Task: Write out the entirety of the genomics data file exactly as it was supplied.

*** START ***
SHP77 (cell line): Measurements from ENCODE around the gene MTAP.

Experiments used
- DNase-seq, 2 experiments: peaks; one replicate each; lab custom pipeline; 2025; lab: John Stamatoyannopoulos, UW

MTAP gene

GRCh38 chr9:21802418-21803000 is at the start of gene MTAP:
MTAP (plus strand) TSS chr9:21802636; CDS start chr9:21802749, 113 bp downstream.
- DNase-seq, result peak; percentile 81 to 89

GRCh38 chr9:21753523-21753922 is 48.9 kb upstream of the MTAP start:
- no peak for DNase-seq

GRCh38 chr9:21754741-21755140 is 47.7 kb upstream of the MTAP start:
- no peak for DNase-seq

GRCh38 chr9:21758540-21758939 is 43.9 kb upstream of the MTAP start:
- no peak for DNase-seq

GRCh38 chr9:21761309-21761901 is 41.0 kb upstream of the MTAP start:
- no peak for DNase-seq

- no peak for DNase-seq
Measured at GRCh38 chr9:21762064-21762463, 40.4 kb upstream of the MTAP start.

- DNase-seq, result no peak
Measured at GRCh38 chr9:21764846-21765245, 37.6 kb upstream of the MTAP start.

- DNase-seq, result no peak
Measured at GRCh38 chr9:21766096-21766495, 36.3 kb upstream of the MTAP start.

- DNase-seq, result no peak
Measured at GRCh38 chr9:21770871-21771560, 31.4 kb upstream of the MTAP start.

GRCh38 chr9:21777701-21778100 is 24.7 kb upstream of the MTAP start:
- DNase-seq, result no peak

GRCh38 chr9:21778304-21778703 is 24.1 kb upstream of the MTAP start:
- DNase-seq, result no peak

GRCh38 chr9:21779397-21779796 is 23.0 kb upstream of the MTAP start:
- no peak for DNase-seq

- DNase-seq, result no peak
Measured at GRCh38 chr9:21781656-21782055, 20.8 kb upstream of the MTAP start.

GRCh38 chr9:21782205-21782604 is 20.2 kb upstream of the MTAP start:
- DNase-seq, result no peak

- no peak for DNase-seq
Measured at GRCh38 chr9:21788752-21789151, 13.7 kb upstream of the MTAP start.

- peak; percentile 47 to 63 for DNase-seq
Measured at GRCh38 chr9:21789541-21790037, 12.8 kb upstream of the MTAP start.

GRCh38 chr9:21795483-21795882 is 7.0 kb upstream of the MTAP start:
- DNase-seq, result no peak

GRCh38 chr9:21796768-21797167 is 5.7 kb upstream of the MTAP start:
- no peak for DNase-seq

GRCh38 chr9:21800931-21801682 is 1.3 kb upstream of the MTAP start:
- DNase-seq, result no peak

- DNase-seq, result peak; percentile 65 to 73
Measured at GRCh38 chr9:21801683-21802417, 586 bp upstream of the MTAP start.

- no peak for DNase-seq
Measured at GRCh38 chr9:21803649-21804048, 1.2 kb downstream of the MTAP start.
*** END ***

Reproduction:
SHP77 (cell line): Measurements from ENCODE around the gene MTAP.

Experiments used
- DNase-seq, 2 experiments: peaks; one replicate each; lab custom pipeline; 2025; lab: John Stamatoyannopoulos, UW

MTAP gene

GRCh38 chr9:21802418-21803000 is at the start of gene MTAP:
MTAP (plus strand) TSS chr9:21802636; CDS start chr9:21802749, 113 bp downstream.
- DNase-seq, result peak; percentile 81 to 89

GRCh38 chr9:21753523-21753922 is 48.9 kb upstream of the MTAP start:
- no peak for DNase-seq

GRCh38 chr9:21754741-21755140 is 47.7 kb upstream of the MTAP start:
- no peak for DNase-seq

GRCh38 chr9:21758540-21758939 is 43.9 kb upstream of the MTAP start:
- no peak for DNase-seq

GRCh38 chr9:21761309-21761901 is 41.0 kb upstream of the MTAP start:
- no peak for DNase-seq

- no peak for DNase-seq
Measured at GRCh38 chr9:21762064-21762463, 40.4 kb upstream of the MTAP start.

- DNase-seq, result no peak
Measured at GRCh38 chr9:21764846-21765245, 37.6 kb upstream of the MTAP start.

- DNase-seq, result no peak
Measured at GRCh38 chr9:21766096-21766495, 36.3 kb upstream of the MTAP start.

- DNase-seq, result no peak
Measured at GRCh38 chr9:21770871-21771560, 31.4 kb upstream of the MTAP start.

GRCh38 chr9:21777701-21778100 is 24.7 kb upstream of the MTAP start:
- DNase-seq, result no peak

GRCh38 chr9:21778304-21778703 is 24.1 kb upstream of the MTAP start:
- DNase-seq, result no peak

GRCh38 chr9:21779397-21779796 is 23.0 kb upstream of the MTAP start:
- no peak for DNase-seq

- DNase-seq, result no peak
Measured at GRCh38 chr9:21781656-21782055, 20.8 kb upstream of the MTAP start.

GRCh38 chr9:21782205-21782604 is 20.2 kb upstream of the MTAP start:
- DNase-seq, result no peak

- no peak for DNase-seq
Measured at GRCh38 chr9:21788752-21789151, 13.7 kb upstream of the MTAP start.

- peak; percentile 47 to 63 for DNase-seq
Measured at GRCh38 chr9:21789541-21790037, 12.8 kb upstream of the MTAP start.

GRCh38 chr9:21795483-21795882 is 7.0 kb upstream of the MTAP start:
- DNase-seq, result no peak

GRCh38 chr9:21796768-21797167 is 5.7 kb upstream of the MTAP start:
- no peak for DNase-seq

GRCh38 chr9:21800931-21801682 is 1.3 kb upstream of the MTAP start:
- DNase-seq, result no peak

- DNase-seq, result peak; percentile 65 to 73
Measured at GRCh38 chr9:21801683-21802417, 586 bp upstream of the MTAP start.

- no peak for DNase-seq
Measured at GRCh38 chr9:21803649-21804048, 1.2 kb downstream of the MTAP start.